Types of Graphs and Charts Graphs

Types of Graphs and Charts

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Definitions: Graphs and Charts

  • Graphs: A graph can be defined as a pictorial representation of the relationship between two or more variables that hold quantitative values. 
  • Chart: A chart can be defined as a visual representation of any type of data in the form of a diagram, picture, or graph, and is intended to make information easier to understand. 

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The Difference Between Graphs and Charts

The terms ‘graphs’ and ‘charts’ can often be used interchangeably, but it is important to note the key distinction between the two; a graph is a mathematical diagram that is used to represent the relationship between two or more numerical data sets over a period of time and a chart, on the other hand, is any kind of pictorial representation of data sets in a way that allows users to comprehend the information in a better or easier way. All graphs are charts as they help users comprehend data in a better way, however, all charts are not graphs as some charts may simply be used for data visualization and may not depict the relationship between multiple variables that hold quantitative values. 

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Types of Graphs and Charts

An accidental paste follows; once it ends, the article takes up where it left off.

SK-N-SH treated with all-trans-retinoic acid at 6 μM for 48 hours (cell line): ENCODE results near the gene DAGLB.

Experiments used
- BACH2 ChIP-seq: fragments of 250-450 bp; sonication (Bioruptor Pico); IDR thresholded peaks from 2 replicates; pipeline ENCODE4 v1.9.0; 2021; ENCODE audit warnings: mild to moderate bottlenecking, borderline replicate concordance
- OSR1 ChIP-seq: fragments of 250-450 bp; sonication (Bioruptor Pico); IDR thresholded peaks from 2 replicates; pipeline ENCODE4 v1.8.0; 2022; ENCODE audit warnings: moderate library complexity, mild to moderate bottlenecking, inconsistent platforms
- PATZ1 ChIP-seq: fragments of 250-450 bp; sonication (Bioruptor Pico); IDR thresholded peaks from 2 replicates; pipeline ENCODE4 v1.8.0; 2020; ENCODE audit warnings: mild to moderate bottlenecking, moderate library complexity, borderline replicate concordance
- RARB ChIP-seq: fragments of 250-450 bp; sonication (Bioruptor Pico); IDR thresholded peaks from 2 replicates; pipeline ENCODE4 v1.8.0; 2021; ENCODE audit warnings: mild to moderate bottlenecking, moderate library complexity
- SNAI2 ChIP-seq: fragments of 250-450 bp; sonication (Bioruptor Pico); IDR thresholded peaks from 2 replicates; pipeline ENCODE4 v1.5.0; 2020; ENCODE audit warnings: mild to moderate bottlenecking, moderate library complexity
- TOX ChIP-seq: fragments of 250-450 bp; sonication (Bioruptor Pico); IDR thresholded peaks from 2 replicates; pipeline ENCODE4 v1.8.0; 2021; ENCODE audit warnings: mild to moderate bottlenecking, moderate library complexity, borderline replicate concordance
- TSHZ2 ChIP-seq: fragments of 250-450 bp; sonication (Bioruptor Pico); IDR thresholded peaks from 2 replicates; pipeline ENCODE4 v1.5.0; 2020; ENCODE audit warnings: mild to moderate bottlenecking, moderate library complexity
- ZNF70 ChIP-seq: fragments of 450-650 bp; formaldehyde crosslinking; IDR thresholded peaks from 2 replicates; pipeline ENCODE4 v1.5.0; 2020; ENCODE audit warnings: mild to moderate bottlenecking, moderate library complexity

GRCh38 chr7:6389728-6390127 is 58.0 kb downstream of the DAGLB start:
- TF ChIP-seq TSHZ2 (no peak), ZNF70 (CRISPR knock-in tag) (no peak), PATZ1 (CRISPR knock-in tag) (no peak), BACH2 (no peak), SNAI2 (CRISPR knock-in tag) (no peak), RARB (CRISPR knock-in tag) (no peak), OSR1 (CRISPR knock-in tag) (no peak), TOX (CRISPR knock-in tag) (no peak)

Within this article, we will explore some commonly used graphs and charts to understand how and when they are used.

Line Graph

Types of Graphs and Charts Graphs

A line graph is a type of chart that displays data points that change over time. The different data points are connected using straight lines to depict the rise and fall in the values of a variable when there is a change in the other variable, such as time. There are two axes on the line graph; the horizontal axis known as the x-axis and the vertical axis known as the y-axis. 

These are a few different types of line graphs: 

  • Simple Line Graph: In this type of line graph, there is only one line plotted. One of the axes will define the dependent variable while the other defines the independent variable. 
  • Multiple Line Graph: This type of line graph comprises two or more lines within a data set and can be used to study two or more variables over a specific period of time. 
  • Compound Line Graph: The compound line graph is used when dealing with different groups of data from a large data set. Every line is shaded downward to the x-axis. 

Pie Chart

Types of Graphs and Charts Graphs

A pie chart is a kind of graph that presents data in a circular graph. To create a pie chart, you require a list of categorical variables with numerical values attached to them so that the different numerical proportions within a data set can be illustrated on the chart. These proportions are depicted by dividing the circle into sectors, with each sector representing a specific proportion of a numerical element within the set.

These are a few different types of pie charts:

  • Simple Pie Chart: A regular pie chart.
  • Exploded Pie Chart: A pie chart where a certain sector of the circle is separated, or exploded, to emphasise a certain element of the data set. 
  • Pie of Pie: A pie chart that generates another pie chart from an existing one to emphasise a certain set of elements or reduce the clutteredness of the chart.